A drug called purple neon when people abuse it become susceptible to a demon queens demands
Todd Sheets has been making movies for over 30 years – he released his first short films in 1985 – and he is showing no signs of slowing down. In fact, in the last couple years he’s been a busy man, directing six separate features and segments in 2016 alone, and there’s even more on the way. But some things have changed since the days of Blood of the Undead and Kansas City Blender Massacre and all of the Zombie Rampages and Bloodbaths. The budgets are still low, and the bloodshed and gore content are still high, but the stories and the directing keep getting better and better, and gone are the days of strictly shot on video material. This is not to say the early works are bad; on the contrary, there’s a lot of fun to be had with films like Prehistoric Bimbos in Armageddon City and Sorority Babes in the Dance-A-Thon of Death. But with each film, Sheets seems to outdo himself. Case in point: Dreaming Purple Neon.
This film starts out with two criminal dudes, Ray Ray (stunt coordinator Antwoine Steele) and Tyrone (Ricky Farr), killing a guy for ripping them off, then asking their stunned new receptionist, Catriona (aka Cat, played by Millie Milan), to take care of the clean-up. This was not the job she signed up for, and after finding a bag of drugs and guns, she panics, grabs the goods, and leaves, not sure what she’s going to do but confident that this was her last day on the job. She meets up with her friend Denise (Eli DeGeer) at the dentist’s office she works at and tells her what happened, hoping for some friendly advice, but wouldn’t you know it, her now-former employers trail her there and want their “shit.” At the same time, Dallas (Jeremy Edwards), Denise’s ex-boyfriend, and his buddy Chris (Grant Conrad) make their way to visit Denise in hopes of salvaging the former relationship. What we end up with is a classic “wrong place, wrong time” situation for everyone.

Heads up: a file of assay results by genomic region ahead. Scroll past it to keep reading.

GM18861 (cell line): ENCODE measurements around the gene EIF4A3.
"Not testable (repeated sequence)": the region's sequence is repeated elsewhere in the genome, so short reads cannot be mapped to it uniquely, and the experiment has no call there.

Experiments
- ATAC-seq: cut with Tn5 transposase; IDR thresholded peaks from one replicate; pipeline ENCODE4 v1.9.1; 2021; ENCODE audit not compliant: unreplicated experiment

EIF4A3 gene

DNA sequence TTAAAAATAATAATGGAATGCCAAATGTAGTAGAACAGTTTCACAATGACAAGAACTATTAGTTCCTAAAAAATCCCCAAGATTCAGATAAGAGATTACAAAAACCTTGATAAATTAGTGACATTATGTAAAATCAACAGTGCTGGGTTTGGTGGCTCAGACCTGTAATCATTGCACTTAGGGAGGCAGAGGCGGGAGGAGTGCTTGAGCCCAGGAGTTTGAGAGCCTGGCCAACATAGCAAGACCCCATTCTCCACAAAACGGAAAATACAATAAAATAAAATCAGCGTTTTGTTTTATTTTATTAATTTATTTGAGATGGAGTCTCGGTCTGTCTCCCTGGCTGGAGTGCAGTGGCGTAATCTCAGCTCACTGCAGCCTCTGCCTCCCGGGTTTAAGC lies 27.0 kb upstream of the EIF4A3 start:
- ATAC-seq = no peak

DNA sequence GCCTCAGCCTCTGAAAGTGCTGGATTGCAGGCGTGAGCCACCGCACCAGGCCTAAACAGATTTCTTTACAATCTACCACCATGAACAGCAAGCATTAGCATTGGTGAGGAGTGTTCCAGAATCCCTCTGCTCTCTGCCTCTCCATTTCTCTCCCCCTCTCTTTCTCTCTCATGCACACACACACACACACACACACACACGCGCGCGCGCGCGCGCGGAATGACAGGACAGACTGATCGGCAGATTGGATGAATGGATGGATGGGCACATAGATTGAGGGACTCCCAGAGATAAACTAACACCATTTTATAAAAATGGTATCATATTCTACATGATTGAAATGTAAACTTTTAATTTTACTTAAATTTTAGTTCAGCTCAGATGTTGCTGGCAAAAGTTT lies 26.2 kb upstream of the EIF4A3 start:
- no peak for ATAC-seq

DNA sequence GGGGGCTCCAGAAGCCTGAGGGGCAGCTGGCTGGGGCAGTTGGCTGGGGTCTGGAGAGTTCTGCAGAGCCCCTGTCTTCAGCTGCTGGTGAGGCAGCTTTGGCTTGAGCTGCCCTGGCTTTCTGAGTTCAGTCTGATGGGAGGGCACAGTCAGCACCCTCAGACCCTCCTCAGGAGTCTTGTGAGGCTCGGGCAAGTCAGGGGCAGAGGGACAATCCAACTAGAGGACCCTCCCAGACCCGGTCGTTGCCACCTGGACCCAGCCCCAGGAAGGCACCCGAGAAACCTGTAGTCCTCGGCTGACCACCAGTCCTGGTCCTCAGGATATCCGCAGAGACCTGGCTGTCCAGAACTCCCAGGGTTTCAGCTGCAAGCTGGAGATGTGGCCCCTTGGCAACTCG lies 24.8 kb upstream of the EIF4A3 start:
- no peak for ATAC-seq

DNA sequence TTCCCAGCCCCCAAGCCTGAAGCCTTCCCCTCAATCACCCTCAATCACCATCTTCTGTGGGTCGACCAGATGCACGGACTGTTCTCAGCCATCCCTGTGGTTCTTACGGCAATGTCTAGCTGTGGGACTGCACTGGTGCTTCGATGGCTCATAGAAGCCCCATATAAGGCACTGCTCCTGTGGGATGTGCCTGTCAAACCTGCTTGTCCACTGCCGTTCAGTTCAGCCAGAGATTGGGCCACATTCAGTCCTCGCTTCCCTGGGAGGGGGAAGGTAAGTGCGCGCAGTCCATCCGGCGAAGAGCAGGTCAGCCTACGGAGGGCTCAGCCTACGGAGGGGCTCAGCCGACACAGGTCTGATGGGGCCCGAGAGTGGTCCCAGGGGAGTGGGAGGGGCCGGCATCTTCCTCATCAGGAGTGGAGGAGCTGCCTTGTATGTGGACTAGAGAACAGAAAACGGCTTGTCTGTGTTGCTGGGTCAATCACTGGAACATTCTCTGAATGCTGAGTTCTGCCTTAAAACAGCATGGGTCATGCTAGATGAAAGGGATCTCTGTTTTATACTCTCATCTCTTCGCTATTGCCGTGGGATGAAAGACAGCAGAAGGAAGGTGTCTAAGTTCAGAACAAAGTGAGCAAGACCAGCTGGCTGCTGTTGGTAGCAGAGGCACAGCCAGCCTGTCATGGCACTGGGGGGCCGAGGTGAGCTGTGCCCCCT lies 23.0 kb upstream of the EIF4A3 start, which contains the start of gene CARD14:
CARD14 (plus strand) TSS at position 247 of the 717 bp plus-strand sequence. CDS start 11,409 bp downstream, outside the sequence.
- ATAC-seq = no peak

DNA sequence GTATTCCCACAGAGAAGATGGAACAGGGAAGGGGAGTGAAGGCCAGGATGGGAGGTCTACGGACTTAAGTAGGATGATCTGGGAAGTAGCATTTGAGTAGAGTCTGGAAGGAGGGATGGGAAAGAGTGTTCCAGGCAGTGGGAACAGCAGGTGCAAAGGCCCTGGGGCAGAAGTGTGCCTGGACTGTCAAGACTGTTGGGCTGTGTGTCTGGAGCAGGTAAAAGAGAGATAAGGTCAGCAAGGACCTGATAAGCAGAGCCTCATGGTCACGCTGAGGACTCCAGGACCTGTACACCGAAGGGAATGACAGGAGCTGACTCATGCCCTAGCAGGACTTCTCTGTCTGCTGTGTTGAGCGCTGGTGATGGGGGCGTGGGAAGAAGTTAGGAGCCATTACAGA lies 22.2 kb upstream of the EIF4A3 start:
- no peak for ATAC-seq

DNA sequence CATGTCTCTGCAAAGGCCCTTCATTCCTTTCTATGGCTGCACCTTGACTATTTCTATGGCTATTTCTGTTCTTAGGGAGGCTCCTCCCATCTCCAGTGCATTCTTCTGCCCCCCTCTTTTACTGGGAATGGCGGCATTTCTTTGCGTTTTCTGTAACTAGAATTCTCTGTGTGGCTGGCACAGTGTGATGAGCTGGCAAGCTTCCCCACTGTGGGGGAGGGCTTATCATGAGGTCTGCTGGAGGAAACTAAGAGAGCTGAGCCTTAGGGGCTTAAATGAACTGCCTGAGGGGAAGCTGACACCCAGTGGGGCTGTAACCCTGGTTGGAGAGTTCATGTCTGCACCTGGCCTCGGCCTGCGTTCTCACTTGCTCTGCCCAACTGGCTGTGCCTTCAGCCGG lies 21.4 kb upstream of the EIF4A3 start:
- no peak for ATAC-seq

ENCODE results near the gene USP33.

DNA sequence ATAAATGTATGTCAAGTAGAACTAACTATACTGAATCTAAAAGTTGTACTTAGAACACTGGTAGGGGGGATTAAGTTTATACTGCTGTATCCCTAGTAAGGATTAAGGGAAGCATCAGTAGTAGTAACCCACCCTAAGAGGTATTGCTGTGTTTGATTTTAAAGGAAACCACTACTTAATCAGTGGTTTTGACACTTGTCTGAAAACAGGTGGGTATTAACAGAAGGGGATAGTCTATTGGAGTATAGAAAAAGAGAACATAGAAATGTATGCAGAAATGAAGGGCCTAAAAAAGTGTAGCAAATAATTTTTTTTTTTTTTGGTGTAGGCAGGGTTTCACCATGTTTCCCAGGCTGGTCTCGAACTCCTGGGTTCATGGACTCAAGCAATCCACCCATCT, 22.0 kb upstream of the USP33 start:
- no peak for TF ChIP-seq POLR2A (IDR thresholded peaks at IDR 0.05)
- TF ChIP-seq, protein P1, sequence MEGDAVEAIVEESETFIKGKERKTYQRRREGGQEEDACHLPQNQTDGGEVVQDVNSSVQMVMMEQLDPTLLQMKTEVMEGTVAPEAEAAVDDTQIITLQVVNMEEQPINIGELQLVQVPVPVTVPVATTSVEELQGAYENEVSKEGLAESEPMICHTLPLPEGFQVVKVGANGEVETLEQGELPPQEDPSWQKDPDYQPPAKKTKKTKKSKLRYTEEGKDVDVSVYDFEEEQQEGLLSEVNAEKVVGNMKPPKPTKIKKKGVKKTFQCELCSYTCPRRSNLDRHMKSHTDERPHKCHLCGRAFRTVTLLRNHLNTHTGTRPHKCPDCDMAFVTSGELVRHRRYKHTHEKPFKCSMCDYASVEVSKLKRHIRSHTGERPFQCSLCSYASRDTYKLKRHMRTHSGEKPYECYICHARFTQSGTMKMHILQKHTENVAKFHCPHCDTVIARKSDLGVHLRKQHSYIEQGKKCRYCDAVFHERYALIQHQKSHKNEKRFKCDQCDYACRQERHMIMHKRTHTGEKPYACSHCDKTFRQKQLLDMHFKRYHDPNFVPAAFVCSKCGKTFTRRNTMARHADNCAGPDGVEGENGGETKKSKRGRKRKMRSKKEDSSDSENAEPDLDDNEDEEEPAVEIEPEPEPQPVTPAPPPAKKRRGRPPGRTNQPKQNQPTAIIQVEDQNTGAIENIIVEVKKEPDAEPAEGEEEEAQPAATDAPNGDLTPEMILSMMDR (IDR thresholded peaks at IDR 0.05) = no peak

Now, this might not sound like much of a horror movie, given the description so far. I mean, this is an Unearthed Films release, right? But this is where Todd Sheets has been really excelling lately, bringing horror from different angles than we might expect (this is something he also pulls off quite well in his latest film, Bonehill Road, a werewolf movie coming from a new direction, but that’s a whole other review). One minute, we’ve got a Reservoir Dogs-style stand-off between drug dealers and dentists and emo-cowboys and innocent bystanders…and the next we’ve got a group of naked people wearing masks and injecting a glowing drug (purple neon) into themselves, a bloody orgy, and a bunch of dead people becoming zombie-like demons. Despite how wild this sounds, going from point A to point B never gets lost, and while the film goes all over the place, it’s in a very structured kind of way. The amount of blood and gore increases right as the story gets wilder and wilder, and by the time we reach the conclusion, we’re in for quite a shock.
Dreaming Purple Neon isn’t perfect; it has its fair share of problems, most directly associated with the budgetary constraints. While some of the acting works, some feels a bit stiff. This is no doubt due as much to inexperience as to clunky dialogue. But for every negative we might notice, there’s at least one other positive. While the writing might be a bit rough when it comes to dialogue, the story itself is impressive and original. And no, this cast won’t be found in the next film by Paul Thomas Anderson (or even by Paul W.S. Anderson), but there are some “diamonds in the rough” here. Eli DeGeer has been getting larger roles in the Todd Sheets/Ron Bonk world of films for good reason, and hopefully we’ll get to see Millie Milan in a whole bunch more films soon (both of them appear in Bonehill Road). And while some lines are delivered on the weak side, when it comes to action scenes, the same actors do a pretty good job…and there is a lot of action here.
Todd Sheets is a filmmaker who established what his films would be all about early on, and he has consistently delivered ever since. Yep, there’s a lot of blood and gore, and thankfully it goes the practical route as opposed to relying on CGI. With Dreaming Purple Neon, Sheets is again wearing many hats: writer, director, editor, and cinematographer, not to mention playing a role in casting, lighting, and visual effects as well. He can never be criticized for not giving his all, whether that “all” be his money or his heart. It’d be hard to believe that any true horror fan could sit down and not find this film at least somewhat enjoyable. I haven’t seen all of his work, but of the films I have seen, this is probably my favorite of Sheets’ movies. Lots of over the top gore, lots of twists and turns, and lots of fun; Dreaming Purple Neon belongs on every horror fan’s “must see” list of the last few years.